The movements in kung fu are so graceful that even when you replace the human with random digital objects, the art of it still shines through. Tobias Gremmler captured the motion of kung fu and then recreated it with different digital variations: as a fabric weaved over time, expanding into emptiness, reconstructing…
You may have to speak up though. He’s wearing a towel.
Artists Maria Takeuchi and Frederico Phillips' Asphyxia is more than an experimental dance film; it's also one of the more creative uses of Xbox One Kinect's motion-data capture capabilities we've seen.
Remember when the apex of what computers could do to morph faces was represented in Michael Jackson's "Black or White" music video? Yeah, things have changed, and with jaw-dropping results.
By programming a robotic camera to follow a 3D representation of a ballet sequence, director Tarik Abdel-Gawad managed to capture a stunning performance that could scarcely be called mechanical.
If you've ever watched behind-the-scenes footage of a film with extensive visual effects, you've probably seen actors wearing ping-pong ball covered motion capture suits bringing digital characters to life. But researchers at Carnegie Mellon have come up with a better way to capture 3D motion that can be implemented…
Check out this gorgeous behind-the-scenes footage from Dawn of the Planet of the Apes. This modern day adaptation's beautiful work of performance capture still continues to amaze us. Plus, get to meet a few of the new apes!
Benedict Cumberbatch has said that he felt like a "boobie" in his motion capture suit for The Hobbit: The Desolation of Smaug, but how did he actually look? This video shows us how Weta translated Cumberbatch's performance into the CG-animated Smaug.
The most exciting thing about this December's new Hobbit film is the appearance of Benedict Cumberbatch as Smaug, the fearsome dragon. And these behind-the-scenes photos of Cumberbatch doing motion-capture show just how much he put into the role.
From Beowulf to Avatar, motion capture technology has come a very long way. Did you know Andy Serkis was originally hired as just a voice actor for the role of Gollum? Only to have his performance re-recorded months later, on a mocap stage. Today the little monster from records his expressions on The Hobbit's set,…
Andy Serkis' stunning grasp of motion capture acting is one of the reasons Peter Jackson made him a second unit director on The Hobbit. Now the Gollum actor plans to apply those directing skills to a motion-capture project of his own: a new adaptation of George Orwell's political fable Animal Farm.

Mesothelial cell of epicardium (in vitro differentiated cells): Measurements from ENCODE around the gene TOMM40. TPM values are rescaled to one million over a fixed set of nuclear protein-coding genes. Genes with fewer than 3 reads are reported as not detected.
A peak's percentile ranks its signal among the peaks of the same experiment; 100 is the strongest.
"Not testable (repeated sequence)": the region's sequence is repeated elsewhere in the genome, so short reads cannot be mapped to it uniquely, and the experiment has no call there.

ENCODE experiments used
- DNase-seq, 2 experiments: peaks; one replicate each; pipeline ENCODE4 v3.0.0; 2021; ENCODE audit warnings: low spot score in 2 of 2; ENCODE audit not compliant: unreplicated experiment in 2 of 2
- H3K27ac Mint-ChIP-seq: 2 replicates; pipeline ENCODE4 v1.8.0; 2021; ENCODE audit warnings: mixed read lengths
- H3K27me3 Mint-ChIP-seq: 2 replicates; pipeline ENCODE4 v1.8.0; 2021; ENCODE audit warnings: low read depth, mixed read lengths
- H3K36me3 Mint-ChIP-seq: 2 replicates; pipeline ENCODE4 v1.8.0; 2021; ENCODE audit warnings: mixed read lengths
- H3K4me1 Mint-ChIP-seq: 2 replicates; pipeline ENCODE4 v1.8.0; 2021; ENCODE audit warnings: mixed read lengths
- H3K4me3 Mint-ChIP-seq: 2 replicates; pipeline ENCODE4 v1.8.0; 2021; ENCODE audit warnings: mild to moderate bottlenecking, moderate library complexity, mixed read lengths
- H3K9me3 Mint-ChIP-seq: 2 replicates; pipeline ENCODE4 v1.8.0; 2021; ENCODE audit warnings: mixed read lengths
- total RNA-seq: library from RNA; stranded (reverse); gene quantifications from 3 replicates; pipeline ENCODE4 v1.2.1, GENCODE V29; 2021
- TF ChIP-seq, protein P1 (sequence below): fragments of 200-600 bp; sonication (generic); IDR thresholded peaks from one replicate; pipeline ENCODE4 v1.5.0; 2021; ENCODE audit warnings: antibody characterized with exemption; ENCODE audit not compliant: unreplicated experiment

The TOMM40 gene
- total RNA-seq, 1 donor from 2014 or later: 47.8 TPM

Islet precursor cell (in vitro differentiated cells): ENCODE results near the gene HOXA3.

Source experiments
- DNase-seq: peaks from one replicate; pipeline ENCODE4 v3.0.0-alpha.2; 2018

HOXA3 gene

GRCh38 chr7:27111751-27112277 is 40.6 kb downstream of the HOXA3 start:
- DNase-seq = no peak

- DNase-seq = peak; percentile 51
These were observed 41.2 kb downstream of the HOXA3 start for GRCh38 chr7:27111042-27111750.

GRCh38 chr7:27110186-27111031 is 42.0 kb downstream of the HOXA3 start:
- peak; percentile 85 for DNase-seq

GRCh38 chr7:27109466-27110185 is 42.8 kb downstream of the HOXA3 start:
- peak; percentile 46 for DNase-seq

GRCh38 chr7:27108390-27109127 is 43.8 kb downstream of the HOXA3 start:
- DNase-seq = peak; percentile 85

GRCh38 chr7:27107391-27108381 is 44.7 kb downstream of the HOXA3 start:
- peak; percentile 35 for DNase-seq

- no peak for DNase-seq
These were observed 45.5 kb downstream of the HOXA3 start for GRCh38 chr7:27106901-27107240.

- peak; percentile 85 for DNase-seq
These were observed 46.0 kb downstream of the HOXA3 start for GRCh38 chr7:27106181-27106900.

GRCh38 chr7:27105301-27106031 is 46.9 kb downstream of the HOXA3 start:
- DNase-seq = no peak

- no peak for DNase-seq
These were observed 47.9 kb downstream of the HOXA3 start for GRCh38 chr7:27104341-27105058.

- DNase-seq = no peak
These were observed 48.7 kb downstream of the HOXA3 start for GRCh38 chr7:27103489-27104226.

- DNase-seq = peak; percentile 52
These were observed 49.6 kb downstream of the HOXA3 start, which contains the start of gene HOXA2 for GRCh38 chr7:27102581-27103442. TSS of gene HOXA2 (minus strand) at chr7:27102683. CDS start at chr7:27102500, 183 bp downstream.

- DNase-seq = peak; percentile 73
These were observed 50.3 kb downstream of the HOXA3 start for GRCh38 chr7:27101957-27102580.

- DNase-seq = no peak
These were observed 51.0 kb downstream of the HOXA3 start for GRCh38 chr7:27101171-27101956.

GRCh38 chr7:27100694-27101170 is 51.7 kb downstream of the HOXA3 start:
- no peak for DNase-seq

Motion-capture has totally altered our movie-going experience in just a few years. From the Na'vi to Gollum to Mark Ruffalo's Hulk, our favorite movie characters are increasingly a blend of computer animation and an actor's real performance.
Motion capture is one of those technologies that seems all hi-tech and futurey, until you see a grown man walking around a studio in a onesie with a bunch of ping pong balls stuck to him. Disney's about to change that.
When the teaser trailer for Steven Spielberg's Tintin trailer came out, I had reservations. The post, the styling, the action, they all looked terrific. But why couldn't we see anyone talking? As the new full-length trailer mercifully reveals, turns out they had nothing to hide.
From the moment Rockstar unveiled their trailer for upcoming detective thriller, L.A. Noire from Aussie developers Team Bondi, we've known that the bar for motion capture in video games has not only been raised, but sent through the roof.
You'll have to wait until Tuesday to buy the mega three-disc Avatar Extended Collector's Edition Blu-ray. But you can watch this exclusive featurette on how Zoe Saldana became eight-feet tall and blue right now. And yes, even horses get motion-captured.
The problem with walking through a virtual reality world is that you're subject to the physical world's spatial limitations. That's why the Enterprise's holodeck always gave me headaches. But I get it now: they had a CyberWalk.
Disney has closed the doors to Robert Zemeckis's motion-capture studio ImageMovers Digital. But in the wake of this destruction comes some interesting news. Disney is still moving forward with mo-cap Yellow Submarine and Mars Needs Moms.